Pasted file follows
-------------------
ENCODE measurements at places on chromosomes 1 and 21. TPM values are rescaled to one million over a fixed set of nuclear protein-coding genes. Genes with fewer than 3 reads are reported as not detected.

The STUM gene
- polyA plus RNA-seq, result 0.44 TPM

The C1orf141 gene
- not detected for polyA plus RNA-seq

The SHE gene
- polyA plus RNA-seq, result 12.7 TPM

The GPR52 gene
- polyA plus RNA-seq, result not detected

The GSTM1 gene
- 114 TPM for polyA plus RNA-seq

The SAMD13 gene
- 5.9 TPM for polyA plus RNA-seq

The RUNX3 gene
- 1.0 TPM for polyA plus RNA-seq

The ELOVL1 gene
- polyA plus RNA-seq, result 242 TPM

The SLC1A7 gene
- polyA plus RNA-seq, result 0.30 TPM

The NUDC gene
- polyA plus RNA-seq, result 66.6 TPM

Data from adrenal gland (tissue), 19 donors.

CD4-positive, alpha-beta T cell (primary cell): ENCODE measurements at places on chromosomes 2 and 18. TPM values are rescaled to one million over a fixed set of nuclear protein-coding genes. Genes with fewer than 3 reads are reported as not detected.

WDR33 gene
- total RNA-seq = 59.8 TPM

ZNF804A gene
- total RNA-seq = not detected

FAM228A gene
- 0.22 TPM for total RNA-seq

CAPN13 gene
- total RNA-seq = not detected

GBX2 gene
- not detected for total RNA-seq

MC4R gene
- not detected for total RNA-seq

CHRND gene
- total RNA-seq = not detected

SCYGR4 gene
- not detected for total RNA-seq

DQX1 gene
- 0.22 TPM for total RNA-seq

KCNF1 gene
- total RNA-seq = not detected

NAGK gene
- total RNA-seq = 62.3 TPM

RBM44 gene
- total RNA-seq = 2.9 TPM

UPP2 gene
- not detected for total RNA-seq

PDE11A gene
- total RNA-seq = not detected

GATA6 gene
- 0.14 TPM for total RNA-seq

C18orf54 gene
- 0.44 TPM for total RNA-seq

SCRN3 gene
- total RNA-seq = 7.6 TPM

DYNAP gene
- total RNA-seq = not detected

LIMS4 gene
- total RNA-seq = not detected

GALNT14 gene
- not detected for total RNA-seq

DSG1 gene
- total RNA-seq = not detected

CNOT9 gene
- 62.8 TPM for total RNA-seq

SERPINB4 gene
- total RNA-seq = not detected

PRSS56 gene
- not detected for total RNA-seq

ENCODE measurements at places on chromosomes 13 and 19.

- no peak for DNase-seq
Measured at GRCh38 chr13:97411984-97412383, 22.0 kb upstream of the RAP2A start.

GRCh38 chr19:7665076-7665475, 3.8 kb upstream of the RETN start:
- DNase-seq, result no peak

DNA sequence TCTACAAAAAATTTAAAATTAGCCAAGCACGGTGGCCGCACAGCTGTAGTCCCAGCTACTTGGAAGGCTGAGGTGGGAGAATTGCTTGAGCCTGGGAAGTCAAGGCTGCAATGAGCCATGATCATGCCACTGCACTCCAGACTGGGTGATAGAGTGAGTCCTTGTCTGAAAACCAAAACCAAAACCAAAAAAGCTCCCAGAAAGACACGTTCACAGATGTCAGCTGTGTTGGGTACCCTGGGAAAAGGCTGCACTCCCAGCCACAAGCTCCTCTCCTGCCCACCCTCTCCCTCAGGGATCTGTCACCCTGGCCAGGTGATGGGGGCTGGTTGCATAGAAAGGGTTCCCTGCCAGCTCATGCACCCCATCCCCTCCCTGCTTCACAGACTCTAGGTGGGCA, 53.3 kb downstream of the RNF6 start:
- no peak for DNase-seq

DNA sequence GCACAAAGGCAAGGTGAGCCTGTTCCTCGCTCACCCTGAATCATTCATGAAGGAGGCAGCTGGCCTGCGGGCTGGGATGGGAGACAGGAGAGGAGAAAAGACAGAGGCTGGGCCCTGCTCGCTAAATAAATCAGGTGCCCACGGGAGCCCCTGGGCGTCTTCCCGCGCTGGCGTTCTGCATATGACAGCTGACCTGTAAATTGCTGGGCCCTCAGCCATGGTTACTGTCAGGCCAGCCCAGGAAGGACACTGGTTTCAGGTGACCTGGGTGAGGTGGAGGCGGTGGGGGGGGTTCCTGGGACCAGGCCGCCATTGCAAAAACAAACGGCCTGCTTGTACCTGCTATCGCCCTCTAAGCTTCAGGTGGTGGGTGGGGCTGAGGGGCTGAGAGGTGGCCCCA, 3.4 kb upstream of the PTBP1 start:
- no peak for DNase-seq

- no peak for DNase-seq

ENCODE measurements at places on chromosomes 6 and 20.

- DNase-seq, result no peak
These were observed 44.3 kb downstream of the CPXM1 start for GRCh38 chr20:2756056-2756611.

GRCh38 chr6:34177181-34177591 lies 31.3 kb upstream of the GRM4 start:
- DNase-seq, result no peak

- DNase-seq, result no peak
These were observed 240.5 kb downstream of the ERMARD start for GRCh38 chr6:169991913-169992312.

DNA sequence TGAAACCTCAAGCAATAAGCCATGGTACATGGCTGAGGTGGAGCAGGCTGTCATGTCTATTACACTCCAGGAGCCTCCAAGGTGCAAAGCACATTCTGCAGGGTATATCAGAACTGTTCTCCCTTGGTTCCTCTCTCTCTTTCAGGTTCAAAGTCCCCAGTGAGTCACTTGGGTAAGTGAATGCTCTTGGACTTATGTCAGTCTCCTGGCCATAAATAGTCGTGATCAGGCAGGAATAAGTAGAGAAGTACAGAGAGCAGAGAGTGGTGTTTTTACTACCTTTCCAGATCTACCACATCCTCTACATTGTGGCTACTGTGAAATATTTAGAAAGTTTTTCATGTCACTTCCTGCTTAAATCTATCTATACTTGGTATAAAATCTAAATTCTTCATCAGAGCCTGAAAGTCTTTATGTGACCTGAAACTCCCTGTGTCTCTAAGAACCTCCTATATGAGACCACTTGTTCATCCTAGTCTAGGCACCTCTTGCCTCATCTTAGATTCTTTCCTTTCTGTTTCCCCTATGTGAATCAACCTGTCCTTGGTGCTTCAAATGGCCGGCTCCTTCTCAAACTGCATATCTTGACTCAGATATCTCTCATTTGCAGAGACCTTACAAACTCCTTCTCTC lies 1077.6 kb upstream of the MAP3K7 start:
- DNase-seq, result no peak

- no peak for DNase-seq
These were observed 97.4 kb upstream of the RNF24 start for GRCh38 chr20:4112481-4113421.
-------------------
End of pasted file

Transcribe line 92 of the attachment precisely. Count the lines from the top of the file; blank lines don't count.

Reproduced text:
These were observed 97.4 kb upstream of the RNF24 start for GRCh38 chr20:4112481-4113421.